Neighborhood and Built Environment

208 - Exploring Neighborhoods and the Built Environment: Opportunities and Challenges

Tuesday, July 17
1:00 PM - 2:15 PM
Location: Regency Ballroom-Lower Level

James Woods, BS, MS, PhD-A Credible Method for Dynamically Balancing Occupant Responses, Exposures, and Environmental System Performance in Occupied Elder Care Facilitates
Del Peterson, BA MS-Aging in Place in Small Urban and Rural Communities
Nikki Bellamy, BA, MA, PhD-Analysis of a Crisis Counseling Approach for Disaster Recovery in Older Adults
Rachel Beyerle, BS, MA-Aging in the Community: Assessing Transportation Options and Walkability

The American population continues to mature with an impending ‘aging tsunami’ just a few years away. It is projected that by 2050, the number of Americans sixty-five years old or older will increase to more than 83 million, nearly double its current population of 43 million. According to 2014 AARP statistics, 87% of adults age 65 and older want to stay in their current home or community as they age. Among those ages 50 to 64, 71% want to age in place. While many people think about downsizing their home, moving to a one-level residence or discuss alterations to their bathroom or kitchen, not as many people openly discuss transportation access. When choosing where to live, walkability (e.g., availability of sidewalks, curb ramps, pedestrian crossings), transit routes, older adult-friendly ride hailing or volunteer driver programs, or walking groups need to be considered.

This session will explore recent trends and resources related to assessing mobility options for those who prefer to age in place, how to find information about transportation options in both urban and rural areas, the role of national resource centers in disseminating information, and how the public can advocate for driver and pedestrian education and safety.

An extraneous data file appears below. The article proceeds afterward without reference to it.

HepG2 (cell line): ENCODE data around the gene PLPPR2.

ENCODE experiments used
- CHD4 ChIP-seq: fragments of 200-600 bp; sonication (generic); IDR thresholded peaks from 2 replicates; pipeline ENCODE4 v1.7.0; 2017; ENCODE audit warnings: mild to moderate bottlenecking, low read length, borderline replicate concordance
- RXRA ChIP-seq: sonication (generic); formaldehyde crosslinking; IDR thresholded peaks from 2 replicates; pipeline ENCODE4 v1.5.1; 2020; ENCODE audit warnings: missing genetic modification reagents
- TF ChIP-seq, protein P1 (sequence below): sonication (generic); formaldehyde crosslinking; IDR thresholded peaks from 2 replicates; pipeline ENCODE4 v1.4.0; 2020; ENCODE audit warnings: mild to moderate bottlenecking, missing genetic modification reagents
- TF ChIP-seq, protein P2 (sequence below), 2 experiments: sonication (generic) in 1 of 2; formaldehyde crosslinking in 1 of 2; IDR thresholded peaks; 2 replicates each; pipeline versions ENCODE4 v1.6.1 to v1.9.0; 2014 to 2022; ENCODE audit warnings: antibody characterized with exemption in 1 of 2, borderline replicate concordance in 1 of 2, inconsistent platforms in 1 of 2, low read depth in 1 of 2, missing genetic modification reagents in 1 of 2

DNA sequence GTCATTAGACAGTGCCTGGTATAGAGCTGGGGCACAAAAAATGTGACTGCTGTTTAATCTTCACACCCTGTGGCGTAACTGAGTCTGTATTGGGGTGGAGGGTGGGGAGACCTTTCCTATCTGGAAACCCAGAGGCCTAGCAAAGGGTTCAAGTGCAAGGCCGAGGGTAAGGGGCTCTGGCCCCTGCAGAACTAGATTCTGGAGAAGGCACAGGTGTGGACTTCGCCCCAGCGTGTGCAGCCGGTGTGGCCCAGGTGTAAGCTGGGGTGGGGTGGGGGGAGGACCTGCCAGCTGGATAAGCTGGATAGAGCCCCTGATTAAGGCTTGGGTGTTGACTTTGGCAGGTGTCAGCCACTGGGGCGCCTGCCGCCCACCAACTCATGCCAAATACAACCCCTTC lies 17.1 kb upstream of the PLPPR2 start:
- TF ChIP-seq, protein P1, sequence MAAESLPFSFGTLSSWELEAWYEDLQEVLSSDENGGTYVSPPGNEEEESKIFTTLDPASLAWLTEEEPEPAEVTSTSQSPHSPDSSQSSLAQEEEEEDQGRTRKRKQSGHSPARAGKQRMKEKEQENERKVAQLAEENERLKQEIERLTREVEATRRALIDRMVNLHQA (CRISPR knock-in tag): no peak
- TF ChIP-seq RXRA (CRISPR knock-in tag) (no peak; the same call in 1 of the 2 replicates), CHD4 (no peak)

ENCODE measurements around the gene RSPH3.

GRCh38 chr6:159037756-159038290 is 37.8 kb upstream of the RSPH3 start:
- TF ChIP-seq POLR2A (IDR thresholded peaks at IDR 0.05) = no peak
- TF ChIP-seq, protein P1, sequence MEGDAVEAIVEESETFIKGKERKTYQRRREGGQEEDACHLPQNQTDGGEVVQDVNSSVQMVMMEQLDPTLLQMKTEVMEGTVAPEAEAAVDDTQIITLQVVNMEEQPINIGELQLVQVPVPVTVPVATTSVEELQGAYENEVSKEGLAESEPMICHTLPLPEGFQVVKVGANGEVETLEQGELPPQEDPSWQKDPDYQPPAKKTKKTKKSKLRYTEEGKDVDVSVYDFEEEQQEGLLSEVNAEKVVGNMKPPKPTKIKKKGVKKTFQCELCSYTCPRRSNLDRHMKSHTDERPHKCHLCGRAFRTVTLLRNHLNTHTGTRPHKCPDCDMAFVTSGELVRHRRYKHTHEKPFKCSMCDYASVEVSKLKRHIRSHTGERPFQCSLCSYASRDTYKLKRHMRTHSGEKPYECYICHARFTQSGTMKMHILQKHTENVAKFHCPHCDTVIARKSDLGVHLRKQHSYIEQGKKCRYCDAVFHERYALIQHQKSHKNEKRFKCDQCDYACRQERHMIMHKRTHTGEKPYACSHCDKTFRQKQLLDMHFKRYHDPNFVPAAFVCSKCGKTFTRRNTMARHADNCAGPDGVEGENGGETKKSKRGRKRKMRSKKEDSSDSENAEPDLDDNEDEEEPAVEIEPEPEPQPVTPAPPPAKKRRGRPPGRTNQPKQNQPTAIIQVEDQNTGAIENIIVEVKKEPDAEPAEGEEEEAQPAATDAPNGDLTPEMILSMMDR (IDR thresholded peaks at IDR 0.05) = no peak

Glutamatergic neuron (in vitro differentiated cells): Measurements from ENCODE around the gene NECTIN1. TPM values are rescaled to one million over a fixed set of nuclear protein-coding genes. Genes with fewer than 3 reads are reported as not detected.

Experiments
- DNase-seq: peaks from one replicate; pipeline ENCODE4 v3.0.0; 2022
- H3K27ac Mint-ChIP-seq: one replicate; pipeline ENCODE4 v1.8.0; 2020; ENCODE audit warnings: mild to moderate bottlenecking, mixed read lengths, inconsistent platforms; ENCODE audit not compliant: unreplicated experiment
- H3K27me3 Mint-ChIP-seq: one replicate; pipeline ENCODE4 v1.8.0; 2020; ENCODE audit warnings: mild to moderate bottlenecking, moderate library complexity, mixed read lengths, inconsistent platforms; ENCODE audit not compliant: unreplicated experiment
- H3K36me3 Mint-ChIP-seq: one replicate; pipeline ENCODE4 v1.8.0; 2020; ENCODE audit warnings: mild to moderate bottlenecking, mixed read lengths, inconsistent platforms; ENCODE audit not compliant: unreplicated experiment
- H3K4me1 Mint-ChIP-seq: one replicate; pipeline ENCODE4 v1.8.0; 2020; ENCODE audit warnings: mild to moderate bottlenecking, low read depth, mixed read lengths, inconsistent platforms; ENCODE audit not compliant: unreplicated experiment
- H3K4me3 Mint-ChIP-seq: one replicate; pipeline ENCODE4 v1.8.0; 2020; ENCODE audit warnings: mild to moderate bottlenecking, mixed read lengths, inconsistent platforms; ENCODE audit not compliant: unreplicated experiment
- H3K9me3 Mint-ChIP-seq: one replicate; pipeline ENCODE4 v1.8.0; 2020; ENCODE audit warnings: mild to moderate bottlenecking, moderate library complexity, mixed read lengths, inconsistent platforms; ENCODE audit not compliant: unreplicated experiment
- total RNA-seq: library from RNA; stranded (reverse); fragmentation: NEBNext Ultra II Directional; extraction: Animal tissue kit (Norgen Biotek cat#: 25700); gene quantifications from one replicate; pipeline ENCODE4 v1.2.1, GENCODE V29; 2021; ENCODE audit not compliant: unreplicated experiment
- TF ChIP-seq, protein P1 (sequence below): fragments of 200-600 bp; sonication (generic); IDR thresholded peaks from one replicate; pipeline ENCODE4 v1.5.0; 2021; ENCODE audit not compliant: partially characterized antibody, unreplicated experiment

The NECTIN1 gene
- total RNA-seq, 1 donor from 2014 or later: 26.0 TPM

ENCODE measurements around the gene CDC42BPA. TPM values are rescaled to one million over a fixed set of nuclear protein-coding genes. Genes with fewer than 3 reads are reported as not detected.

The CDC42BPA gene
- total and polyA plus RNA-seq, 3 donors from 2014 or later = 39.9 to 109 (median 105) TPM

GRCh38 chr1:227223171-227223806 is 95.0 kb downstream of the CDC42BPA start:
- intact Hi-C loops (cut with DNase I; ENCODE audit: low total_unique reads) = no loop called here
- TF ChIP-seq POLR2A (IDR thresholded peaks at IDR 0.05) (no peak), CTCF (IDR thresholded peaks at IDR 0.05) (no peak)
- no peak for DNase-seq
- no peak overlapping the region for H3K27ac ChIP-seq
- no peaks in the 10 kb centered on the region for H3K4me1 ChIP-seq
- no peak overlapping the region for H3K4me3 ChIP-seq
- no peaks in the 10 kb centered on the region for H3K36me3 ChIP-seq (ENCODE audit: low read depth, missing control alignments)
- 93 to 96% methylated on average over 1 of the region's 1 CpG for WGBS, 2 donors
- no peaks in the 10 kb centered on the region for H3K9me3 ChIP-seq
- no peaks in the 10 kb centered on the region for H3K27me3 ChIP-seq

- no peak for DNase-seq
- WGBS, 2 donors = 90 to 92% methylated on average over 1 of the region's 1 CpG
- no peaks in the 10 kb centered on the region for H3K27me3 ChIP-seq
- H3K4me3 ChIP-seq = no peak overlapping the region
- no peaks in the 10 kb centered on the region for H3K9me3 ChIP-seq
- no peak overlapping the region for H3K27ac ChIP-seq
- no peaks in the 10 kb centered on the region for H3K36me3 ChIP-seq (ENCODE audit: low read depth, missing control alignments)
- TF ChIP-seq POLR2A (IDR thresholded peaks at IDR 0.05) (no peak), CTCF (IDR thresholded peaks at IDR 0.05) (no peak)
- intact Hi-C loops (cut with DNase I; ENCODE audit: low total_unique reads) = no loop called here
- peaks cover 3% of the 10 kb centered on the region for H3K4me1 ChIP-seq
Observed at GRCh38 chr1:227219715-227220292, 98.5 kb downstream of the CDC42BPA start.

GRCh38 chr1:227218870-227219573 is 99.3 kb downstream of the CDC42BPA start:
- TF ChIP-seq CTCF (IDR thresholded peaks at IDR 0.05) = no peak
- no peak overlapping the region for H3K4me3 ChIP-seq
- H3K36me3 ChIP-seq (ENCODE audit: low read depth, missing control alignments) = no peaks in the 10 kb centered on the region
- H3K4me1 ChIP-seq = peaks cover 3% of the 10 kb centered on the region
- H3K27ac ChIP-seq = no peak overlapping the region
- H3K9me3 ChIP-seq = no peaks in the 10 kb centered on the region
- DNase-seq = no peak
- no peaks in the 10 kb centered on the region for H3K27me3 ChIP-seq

The session will then present results from three studies looking at opportunities and challenges facing older adults in the context of place. The first study looks at aging in place in small urban and rural settings throughout the country and quantifies the costs for residents to live at home and ride public transportation versus moving to an assisted living facility. The second study presents information from a federal grant that supports short-term interventions that involve assisting survivors of disasters in understanding their current situation and reactions, mitigating stress, developing coping strategies, providing emotional support, and encouraging linkages. And lastly, the third study describes susceptibilities to environmental exposure that elder residents face in facilities, the differences between primary and secondary outcomes, exposures and system performance, and develop an approach to evaluating the dynamic balance for a site-specific eldercare facility.